Have you approached Kensington Mortgage to obtain consent to the Transfer of Equity
If you are adding a person on to the title deeds how would you like to hold the property? Please provide your instructions by completing and returning a“Joint Ownership Declaration” Questionnaire.
Please confirm whether you are receiving any payment as part of the Transfer or Equity and from whom and provide details of the amount?
Is it the case that one of the registered owners passed away? If so please provide us with a copy of the Death Certificate, Probate and a copy of the Will.
Please confirm whether this Transfer of Equity is part of any Matrimonial Proceedings? If so, please provide the name, address, telephone number and reference of the Matrimonial Solicitor instructed to act, along with a copy of the sealed Consent or Court Order?
Please state the names and ages of anyone over the age of 17, other than the owners, who will occupy the property with you
Information to consider in conjunction with the above Kensington Mortgage transfer of equity Questions and Answers :
There are numerous potential tax and legal implications when transferring equity for your property. You should always seek the advice of a solicitor on the Kensington Mortgage conveyancing panel and accountant before transferring equity.
If your property is leasehold, the lease may require that you obtain the consent of the freeholder. If such conditions are not complied with you may be in violation of the lease. This could potentially result in the freeholder taking enforcement action against you.
When it comes to preparing the the Land Registry documents your conveyancing solicitor should in the ‘consideration’ panel choose the first option, if consideration is given; otherwise ignore the consideration panel altogether.
If Kensington Mortgage is joining in the transfer to release someone from liability, put the release in the ‘additional provisions’ panel if someone is entering into a covenant relating to the charge, place it in the ‘additional provisions’ panel stamp duty land tax is not payable when there is no chargeable consideration for the transfer (Schedule 3, paragraph 1 of the Finance Act 2003). In the case of a transfer subject to a charge (even if the transfer is by way of gift) or if a property has been transferred for no value and there is an associated discharge, HMRC would view this as an assumption of an existing debt by the purchaser (Schedule 4, paragraph 8 of the Finance Act 2003) and stamp duty land tax may be payable if you wish you may state in the ‘additional provisions’ panel that ‘This transfer is made subject to a charge dated… in favour of…’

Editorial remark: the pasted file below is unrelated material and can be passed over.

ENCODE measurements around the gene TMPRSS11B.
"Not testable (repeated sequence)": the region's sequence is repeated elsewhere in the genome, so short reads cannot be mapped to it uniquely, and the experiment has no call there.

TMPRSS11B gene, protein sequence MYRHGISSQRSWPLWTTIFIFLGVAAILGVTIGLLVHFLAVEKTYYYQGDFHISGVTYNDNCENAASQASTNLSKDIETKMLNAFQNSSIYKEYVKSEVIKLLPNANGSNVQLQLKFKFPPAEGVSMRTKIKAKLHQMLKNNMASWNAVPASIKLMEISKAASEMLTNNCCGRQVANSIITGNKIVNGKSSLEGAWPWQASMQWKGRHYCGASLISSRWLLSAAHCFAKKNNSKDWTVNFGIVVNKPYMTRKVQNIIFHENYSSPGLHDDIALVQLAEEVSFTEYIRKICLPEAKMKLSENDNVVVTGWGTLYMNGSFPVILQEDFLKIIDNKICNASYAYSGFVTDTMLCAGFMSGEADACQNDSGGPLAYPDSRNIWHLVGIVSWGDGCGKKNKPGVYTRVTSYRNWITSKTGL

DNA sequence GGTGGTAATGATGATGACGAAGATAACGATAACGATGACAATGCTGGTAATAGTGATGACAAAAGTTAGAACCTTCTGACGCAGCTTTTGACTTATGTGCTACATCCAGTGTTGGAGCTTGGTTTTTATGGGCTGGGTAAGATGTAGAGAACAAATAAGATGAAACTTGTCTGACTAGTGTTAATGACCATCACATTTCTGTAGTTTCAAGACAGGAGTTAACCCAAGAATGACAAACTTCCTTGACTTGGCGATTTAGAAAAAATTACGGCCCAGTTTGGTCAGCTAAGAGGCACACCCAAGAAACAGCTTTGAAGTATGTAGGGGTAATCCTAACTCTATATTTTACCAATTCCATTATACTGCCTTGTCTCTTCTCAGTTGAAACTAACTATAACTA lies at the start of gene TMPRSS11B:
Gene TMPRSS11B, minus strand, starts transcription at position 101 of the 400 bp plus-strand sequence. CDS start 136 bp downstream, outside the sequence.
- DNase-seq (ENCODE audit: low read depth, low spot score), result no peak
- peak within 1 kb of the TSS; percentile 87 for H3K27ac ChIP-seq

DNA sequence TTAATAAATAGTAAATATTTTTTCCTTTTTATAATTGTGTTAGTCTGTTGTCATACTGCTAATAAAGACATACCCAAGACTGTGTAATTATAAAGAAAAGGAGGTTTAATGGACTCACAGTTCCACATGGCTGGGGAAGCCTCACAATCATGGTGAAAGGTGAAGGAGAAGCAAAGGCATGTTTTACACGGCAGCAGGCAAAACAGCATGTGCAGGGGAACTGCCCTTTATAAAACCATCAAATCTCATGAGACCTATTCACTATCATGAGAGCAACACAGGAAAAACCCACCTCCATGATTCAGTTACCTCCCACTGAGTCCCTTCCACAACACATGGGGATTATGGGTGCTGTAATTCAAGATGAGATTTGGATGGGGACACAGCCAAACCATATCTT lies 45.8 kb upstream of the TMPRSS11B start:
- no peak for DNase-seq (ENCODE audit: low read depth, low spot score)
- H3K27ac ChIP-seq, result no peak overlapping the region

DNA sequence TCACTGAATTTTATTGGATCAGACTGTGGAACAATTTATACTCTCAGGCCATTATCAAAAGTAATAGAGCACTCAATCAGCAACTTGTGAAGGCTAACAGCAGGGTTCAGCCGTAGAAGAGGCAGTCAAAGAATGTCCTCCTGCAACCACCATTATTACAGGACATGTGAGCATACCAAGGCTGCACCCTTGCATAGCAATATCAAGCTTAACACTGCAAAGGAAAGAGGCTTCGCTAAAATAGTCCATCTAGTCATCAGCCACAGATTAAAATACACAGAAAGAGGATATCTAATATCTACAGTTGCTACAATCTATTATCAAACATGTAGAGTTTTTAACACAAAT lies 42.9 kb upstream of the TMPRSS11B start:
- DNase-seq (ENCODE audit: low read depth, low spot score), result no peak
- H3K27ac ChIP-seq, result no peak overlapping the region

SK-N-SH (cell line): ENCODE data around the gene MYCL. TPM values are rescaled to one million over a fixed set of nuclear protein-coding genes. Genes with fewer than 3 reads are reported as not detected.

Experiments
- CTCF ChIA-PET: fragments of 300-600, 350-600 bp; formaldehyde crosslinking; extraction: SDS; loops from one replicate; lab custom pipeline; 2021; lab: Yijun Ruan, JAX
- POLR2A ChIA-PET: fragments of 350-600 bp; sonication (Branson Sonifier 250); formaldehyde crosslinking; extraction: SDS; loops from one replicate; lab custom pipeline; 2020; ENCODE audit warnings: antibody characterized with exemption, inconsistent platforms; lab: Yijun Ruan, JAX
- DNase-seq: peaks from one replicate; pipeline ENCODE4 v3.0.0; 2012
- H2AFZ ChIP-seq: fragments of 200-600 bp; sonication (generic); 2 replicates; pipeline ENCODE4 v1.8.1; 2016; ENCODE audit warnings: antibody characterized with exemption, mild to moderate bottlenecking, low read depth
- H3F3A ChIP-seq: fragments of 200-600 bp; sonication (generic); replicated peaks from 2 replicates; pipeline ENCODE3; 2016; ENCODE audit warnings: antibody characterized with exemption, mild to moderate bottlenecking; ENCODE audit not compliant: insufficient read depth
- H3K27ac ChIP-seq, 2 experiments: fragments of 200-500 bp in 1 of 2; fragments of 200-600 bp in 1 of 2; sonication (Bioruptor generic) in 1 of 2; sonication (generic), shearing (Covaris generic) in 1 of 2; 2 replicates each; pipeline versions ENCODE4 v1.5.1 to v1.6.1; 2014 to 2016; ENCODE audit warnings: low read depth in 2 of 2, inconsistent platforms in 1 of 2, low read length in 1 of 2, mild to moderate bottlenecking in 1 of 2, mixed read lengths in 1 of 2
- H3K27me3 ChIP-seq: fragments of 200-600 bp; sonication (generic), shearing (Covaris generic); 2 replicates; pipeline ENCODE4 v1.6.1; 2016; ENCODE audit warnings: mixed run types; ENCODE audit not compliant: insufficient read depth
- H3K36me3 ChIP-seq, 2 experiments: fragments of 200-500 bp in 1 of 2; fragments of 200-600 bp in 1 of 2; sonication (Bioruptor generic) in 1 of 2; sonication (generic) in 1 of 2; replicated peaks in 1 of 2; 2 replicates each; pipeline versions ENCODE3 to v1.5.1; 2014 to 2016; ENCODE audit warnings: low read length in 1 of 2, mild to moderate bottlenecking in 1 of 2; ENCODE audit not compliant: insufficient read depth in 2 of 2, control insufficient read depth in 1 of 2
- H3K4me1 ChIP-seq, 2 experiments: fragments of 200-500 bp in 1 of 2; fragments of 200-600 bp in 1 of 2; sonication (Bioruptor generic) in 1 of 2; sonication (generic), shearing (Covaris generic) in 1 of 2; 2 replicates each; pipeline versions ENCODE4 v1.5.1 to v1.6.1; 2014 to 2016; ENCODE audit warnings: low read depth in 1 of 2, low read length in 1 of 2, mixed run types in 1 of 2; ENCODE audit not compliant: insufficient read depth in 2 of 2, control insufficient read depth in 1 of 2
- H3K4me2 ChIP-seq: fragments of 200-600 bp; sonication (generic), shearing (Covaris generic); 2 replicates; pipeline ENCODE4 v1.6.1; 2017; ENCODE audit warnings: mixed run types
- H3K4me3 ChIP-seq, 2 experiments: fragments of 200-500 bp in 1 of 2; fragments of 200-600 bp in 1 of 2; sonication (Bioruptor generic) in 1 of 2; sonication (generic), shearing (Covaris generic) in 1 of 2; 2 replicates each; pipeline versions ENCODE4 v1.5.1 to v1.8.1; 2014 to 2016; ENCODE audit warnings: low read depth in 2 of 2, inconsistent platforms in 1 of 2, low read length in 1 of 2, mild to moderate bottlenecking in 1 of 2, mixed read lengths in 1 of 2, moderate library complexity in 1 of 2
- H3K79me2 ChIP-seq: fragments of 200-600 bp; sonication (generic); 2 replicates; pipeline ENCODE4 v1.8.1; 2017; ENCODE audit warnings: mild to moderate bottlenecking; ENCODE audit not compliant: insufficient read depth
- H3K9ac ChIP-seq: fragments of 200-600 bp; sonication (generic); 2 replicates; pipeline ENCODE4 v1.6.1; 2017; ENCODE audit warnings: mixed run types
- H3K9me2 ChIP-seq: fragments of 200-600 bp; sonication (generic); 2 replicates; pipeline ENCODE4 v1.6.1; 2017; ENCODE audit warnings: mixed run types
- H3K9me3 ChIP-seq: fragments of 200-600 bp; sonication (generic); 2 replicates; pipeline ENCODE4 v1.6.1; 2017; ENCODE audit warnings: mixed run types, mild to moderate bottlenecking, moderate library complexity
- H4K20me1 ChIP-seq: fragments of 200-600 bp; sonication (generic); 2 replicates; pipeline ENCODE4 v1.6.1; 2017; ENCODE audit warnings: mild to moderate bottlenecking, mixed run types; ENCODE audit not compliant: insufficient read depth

On form AP1, your conveyancer should describe the transfer as ‘transfer of equity’ to assist Land Registry staff.
Content on this webpage is for general information and only applies to England and Wales. It does not constitute advice for members of the public who should contact their lawyer,mortgage broker, insurer and accountant for specific advice relating to transfer of equity. Whilst we endeavour to keep the information up to date and correct we do not make any representation or warranties of any kind about its completeness, accuracy, reliability or suitability. Any reliance you place on the information is strictly at your own risk. Lexsure will not be liable for any direct or indirect loss or damage arising out of or in connection with the use of this information.
Frequently asked questions relating to Kensington Mortgage transfer of equity